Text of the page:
Pete  enjoyed being in the CCF and was an excellent 0.22 shot. In later years he was allowed to claim honorary membership of the Kenya Regiment Association (UK), and attend the annual curry lunch reunions held at the Gurka Mess in Winchester. (John Davis, ex- Grigg , was Hon. Secretary of the Association for many years.)

Away from school, Pete would play a mean game of snooker, and that was when I  think  he learnt to enjoy the pleasures of "Crown Bird" and "Four Aces".  

When Pete came down to Dar-es Salaam on school holiday, several of us PoW-ers would gather at the "Cosy Cafe", which was managed by Mrs. Simpson, and where we would try to scrounge for free the best samosas in town. Neither Mrs Simpson nor Pete would have any of that!

Poker was another of his passions. 

During his three years at PoW, Pete developed friendships that lasted until his death, and it was no suprise to me to see a number of those friends at his funeral.  

Pete left school before he could be made up to a house prefect, and I lost contact with him for a couple of years until I met him again in London in the early '60's at one of the Feathers' Reunions. True to form, in his capacity as Secretary of the OC's he "appointed" me Treasurer, a function I performed for several years until I was posted abroad by my employer. "Fritz" Goldsmith took over from me, and Ian Beatty (ex Clive 1959, and now deceased) took over from him.  

In the late '60's Pete and his family moved from London to Woking, and his children and mine became playmates. Initially Pete continued to work in the motor trade, but eventually he moved to British Airways in Customer Services, where he remained for more than 30 years. This was a job he loved, and he became well known in the airline as one of Heathrow's great characters, an factor that was very much in evidence at his funeral and confirmed by the large number of current and ex members of BA staff who attended. 

Throughout his time in the UK Pete actively participated in the Freemasons, and he rose steadily up the ranks. For many years he would host  a garden party at his home to raise money for charity, and it was only towards the end that he stopped hosting such events. 

During all the years I was abroad I would always take the opportunity when on home leave to visit Pete, and I would inevitably find friends from his many activities sitting in his kitchen drinking coffee and having a natter. Pete enjoyed the company of others, and was always at the centre of the gathering.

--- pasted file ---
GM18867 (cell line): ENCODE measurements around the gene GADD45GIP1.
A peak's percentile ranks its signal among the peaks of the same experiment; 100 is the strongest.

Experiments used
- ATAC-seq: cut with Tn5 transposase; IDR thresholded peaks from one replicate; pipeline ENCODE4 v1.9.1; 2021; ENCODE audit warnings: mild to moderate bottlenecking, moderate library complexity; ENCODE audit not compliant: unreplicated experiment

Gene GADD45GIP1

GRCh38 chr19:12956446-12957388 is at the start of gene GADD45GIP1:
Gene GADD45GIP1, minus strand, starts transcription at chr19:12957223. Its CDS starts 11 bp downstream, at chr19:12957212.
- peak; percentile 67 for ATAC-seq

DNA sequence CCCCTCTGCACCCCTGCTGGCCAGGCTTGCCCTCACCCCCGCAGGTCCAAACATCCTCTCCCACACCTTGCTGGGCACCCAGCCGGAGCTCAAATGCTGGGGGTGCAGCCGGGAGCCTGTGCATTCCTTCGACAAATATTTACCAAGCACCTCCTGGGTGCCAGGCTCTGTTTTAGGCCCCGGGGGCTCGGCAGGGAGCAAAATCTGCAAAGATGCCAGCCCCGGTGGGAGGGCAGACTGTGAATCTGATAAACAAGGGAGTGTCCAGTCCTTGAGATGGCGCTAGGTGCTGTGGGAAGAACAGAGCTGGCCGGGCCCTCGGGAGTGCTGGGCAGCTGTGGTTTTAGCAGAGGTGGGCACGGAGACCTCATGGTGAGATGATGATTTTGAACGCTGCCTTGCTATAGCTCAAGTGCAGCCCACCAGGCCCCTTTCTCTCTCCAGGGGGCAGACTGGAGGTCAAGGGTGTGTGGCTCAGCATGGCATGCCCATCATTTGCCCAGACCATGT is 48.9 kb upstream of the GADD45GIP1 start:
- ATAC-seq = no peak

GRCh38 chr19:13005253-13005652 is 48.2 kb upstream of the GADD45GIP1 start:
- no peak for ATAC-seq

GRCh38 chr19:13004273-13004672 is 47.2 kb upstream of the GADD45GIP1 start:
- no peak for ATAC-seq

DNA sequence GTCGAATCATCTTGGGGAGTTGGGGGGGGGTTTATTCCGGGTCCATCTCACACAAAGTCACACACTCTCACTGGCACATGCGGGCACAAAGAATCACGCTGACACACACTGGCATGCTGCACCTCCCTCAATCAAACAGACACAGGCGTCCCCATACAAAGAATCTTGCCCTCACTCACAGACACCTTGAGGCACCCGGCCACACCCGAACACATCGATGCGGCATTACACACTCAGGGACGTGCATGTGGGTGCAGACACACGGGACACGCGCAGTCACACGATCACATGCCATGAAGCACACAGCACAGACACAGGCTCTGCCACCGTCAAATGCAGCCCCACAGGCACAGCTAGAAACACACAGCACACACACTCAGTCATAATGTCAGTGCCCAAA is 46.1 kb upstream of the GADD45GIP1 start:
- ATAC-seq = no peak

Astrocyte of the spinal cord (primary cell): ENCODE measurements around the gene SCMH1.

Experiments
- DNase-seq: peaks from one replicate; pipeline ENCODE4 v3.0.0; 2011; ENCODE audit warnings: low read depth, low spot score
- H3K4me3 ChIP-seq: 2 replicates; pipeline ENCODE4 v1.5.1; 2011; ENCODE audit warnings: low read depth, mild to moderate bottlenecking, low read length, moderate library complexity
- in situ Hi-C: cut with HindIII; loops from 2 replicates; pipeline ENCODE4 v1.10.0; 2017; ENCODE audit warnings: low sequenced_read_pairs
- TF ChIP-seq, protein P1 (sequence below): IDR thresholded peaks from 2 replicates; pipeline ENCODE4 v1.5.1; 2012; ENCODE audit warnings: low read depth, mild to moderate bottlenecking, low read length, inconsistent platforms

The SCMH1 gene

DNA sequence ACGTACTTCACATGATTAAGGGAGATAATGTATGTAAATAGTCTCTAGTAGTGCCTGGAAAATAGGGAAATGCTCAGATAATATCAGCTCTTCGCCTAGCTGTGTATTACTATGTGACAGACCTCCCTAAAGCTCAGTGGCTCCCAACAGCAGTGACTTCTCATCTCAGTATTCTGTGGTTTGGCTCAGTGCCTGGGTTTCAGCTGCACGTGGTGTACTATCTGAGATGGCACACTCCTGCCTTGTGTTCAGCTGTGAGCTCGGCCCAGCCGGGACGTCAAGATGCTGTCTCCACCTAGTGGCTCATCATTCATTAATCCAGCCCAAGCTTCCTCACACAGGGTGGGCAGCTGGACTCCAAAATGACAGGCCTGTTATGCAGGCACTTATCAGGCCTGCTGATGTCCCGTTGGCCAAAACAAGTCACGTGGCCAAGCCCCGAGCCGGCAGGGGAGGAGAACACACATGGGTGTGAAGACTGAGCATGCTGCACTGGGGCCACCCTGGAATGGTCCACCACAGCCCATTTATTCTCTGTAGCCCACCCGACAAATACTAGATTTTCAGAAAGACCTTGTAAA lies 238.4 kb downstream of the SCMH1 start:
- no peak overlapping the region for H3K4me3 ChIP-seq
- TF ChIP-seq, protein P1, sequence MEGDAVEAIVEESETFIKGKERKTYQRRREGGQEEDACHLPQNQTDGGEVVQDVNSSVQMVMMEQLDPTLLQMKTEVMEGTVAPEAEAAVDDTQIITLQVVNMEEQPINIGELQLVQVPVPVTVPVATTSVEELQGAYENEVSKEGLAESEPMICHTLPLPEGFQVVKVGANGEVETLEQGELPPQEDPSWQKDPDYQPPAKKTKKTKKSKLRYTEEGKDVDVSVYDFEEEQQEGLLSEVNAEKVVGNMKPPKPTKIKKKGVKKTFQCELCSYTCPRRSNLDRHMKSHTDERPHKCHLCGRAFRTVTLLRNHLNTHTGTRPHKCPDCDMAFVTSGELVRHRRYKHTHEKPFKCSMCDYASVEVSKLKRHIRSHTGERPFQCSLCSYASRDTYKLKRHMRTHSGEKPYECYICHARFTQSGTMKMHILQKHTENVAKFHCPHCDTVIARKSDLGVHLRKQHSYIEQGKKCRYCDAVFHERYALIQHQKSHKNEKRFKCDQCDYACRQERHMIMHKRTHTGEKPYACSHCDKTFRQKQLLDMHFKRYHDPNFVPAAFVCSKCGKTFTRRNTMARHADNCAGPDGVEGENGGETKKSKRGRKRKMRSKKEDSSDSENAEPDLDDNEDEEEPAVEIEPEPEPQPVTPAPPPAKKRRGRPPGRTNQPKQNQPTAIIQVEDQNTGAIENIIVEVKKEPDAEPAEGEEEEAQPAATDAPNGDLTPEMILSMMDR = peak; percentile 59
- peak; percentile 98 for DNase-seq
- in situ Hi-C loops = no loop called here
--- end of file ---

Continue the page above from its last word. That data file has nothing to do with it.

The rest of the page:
Throughout his life, in addition to the OC's ,Pete maintained his overseas connections, and made full use of BA staff discount arrangements to travel each year to Israel to see OC Tommy Joseph (now  deceased ), his daughter who lives in mid west USA, and  back to Dar-es-Salaam, where his father had been stationed in the 1950's.  

With his proximity to Heathrow and his BA. connections, a number of Old Cambrians would  stay overnight with Pete and Sylvia, and then get a lift to the airport.  

For the past ten years I have lived in retirement in Winchester, and every 4 to 6 weeks until he became too ill, Pete and Sylvia would join us for lunch, either in the Bisley area, or in Winchester. We would often talk over old times, and it was very clear to me that  Pete was very proud of his Old Cambrian past. Sylvia, too, with a Kenya heritage, was always supportive of him, and as has been said elsewhere in one of Pete's other obituaries, undertook a lot of the reunion correspondence pre the e- mail and internet era.   

Pete accepted his lot full on when he was told he was terminally ill, and never showed any sign of fear. His main concern was "to get it over with". Throughout his last months he was constantly supported by Sylvia, and he had a regular stream of visitors to his sick bed. He did not suffer, and he remained lucid almost until the end.

We OC's of the 1950's and earlier are now at the age when the Grim Reaper is a constant companion. Pete would have been 78 in May, 2019. He had enjoyed a good and useful life and until the last couple of years  enjoyed good health. All of us who knew him benefitted from his presence, warts and all. 

Pete, your final wish was that your funeral should be a celebration, and not be a sad occasion. It was and the two eulogies were rightly applauded to the rafters. I think son Robert's final words to his father at the service , "Dad, you still owe me £50 for that last game of poker" were classic. Well done, Robert.

Pete, you are, and will be, sorely missed. 




Peter's Alumni entry prior to his passing was:

Peter Donald Simpson
House: Scott
Years: 1955-1958

In 1959 moved to the UK, worked as a coffee trader and then became a car salesman/manager. In 1976 joined British Airways and, believe it or not, am still there.

Have been Secretary of the Old Cambrian Society (UK Branch) for 36 years and on 12th April 2002 I handed over the 'job' to Steve Le Feuvre, who is much younger and more capable!!

(Registered - 12th August 2002)